Comments this week touched on stories about intelligence leading up to the Iraq War, biofuels versus food and a Nazi Red Baron.
How reliable was the pre-war intelligence on Iraq?
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"Curveball" and Iraq War intelligence
As Sun Tzu made clear in "The Art of War" about 2,000 years ago, military intelligence is a vital component for security and makes the avoidance of war possible. However, when military intelligence becomes a vital component vis-a-vis political policy, catastrophe is too often the result. As for "Curveball" and the intelligence provided by him, had America's choices been limited by its Congress, the Iraq War would not have happened. Some have justified the Iraq War on the grounds that Iraq was in violation of UN resolutions. However, America, as a nation-state, is not constitutionally bound to defend the rulings of supra-national organizations such as the UN. In short, the Iraq War is illegal because it is in violation of America's own constitutional principles and not simply because it is considered to be in breach of international law. This was all foreseen in principle by the "Founding Fathers" who drafted the American Constitution. Thus, all blame falls fair and square upon the US Congress. "Curveball" is just a distraction. -- Charles Smyth, Great Britain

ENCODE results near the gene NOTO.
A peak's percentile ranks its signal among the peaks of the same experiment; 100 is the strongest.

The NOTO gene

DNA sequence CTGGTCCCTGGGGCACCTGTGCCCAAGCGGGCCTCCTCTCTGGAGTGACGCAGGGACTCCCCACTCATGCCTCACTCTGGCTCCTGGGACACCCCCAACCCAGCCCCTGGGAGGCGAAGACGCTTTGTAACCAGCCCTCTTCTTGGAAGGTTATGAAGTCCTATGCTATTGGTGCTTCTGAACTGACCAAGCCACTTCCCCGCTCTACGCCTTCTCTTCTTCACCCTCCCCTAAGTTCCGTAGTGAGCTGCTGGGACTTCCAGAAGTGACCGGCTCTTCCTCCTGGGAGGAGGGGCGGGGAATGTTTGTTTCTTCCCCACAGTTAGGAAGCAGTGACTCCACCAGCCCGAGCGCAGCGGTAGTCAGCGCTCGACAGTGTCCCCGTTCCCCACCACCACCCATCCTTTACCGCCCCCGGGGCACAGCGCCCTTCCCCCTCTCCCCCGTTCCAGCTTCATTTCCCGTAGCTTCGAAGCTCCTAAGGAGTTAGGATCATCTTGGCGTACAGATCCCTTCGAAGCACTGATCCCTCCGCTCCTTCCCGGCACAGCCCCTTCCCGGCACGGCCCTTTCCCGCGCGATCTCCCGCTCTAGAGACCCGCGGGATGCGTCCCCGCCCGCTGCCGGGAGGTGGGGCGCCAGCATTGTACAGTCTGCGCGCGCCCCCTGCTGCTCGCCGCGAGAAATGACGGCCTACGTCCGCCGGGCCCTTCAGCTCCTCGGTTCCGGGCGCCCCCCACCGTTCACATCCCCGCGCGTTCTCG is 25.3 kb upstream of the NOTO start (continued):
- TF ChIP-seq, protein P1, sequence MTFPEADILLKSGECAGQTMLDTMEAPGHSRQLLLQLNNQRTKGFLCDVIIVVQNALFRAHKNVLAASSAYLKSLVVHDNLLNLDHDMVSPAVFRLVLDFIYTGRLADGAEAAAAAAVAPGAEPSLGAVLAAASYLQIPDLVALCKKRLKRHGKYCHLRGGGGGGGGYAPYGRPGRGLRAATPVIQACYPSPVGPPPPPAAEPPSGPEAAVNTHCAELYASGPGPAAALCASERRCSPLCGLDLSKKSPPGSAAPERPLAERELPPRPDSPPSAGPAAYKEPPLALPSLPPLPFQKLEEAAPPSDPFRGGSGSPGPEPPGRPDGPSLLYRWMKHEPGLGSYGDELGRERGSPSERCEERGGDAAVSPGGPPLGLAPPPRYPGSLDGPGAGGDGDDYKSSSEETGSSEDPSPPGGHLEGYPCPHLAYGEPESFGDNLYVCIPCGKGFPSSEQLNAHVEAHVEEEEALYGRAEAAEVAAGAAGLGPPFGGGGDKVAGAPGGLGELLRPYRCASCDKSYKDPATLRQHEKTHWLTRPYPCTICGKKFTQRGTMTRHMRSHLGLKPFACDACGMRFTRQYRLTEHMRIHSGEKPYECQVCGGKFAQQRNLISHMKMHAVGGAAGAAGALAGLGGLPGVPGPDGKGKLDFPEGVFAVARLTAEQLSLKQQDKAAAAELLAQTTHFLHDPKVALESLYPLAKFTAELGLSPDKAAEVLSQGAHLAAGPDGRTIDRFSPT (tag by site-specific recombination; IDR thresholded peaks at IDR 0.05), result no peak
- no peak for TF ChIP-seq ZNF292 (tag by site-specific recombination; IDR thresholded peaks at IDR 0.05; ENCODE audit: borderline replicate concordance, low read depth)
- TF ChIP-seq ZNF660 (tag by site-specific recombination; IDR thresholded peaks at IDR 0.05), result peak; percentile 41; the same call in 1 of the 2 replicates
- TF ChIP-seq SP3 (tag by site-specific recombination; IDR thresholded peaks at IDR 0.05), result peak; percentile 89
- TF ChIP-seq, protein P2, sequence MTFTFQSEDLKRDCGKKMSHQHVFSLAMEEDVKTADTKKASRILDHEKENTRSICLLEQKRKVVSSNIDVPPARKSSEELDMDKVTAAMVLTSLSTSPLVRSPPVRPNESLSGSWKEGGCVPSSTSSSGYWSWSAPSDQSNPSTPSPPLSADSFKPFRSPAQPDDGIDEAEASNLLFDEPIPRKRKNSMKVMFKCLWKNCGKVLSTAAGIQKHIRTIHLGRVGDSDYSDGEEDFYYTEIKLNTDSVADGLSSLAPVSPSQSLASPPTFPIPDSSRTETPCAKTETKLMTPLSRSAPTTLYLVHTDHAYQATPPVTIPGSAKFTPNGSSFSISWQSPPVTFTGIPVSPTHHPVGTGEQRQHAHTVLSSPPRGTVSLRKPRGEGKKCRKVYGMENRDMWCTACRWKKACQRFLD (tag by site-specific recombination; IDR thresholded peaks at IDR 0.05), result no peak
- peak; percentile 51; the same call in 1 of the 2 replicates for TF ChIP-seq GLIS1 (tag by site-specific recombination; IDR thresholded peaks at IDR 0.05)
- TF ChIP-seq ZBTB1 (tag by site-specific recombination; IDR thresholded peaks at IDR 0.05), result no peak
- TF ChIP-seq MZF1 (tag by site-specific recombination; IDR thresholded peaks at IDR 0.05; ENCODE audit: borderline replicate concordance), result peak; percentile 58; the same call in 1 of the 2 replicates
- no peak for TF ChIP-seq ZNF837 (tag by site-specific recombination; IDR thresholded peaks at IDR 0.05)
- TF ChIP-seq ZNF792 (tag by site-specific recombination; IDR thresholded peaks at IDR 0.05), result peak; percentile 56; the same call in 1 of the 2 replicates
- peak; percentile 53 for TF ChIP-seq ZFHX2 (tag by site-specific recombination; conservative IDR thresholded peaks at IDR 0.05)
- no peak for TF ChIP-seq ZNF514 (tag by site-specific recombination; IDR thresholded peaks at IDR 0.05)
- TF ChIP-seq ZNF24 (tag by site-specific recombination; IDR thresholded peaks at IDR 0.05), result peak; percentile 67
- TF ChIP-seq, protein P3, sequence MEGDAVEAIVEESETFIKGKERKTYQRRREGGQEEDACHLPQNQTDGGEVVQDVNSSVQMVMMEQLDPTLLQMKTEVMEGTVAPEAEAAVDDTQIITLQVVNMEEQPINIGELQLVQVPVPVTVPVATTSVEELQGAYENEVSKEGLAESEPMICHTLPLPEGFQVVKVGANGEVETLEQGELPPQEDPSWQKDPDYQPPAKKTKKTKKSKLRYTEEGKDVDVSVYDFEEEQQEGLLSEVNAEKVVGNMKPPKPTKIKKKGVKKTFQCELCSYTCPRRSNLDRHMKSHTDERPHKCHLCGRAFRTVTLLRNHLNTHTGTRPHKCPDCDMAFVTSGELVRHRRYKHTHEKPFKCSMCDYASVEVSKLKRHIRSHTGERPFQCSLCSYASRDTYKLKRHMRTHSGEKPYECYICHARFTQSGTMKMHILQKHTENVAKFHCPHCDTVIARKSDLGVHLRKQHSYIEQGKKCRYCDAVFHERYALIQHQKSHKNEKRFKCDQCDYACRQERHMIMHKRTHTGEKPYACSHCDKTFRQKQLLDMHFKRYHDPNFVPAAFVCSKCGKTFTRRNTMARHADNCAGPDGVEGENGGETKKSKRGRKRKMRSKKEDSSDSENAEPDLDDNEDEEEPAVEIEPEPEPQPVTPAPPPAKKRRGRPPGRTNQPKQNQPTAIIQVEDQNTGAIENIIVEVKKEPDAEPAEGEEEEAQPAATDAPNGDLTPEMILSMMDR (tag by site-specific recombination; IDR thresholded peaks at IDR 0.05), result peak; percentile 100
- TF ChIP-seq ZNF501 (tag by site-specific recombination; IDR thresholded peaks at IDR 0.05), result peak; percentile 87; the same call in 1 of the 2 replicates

Food versus biofuels
Living in the countryside of Thailand, I can clearly see the harmful impact of rising food prices on people. One of the major reasons for the rising food prices is biofuel, and therefore its production needs to be stopped immediately in order to prevent millions of people from starving. It is not dangerous to leave the car in the garage, but starving is painful and life-threatening and must be prevented under all circumstances. For people in rich countries who simply having everything, it is not easy to understand what it means to stay hungry all the time. But try eating just once a day, as is done by millions of poor people worldwide, in order to feel their pain. -- Hans Haider, Thailand
The Red Baron
If the Red Baron became the most successful German pilot of World War I by shooting down 80 Allied planes, what do we make of Erich Hartmann, who shot down a staggering 352. He is, to date, the most successful war-time pilot ever in the history of mankind. I guess the world is yet not quite ready to break that politically correct taboo. -- Richard Clements, Spain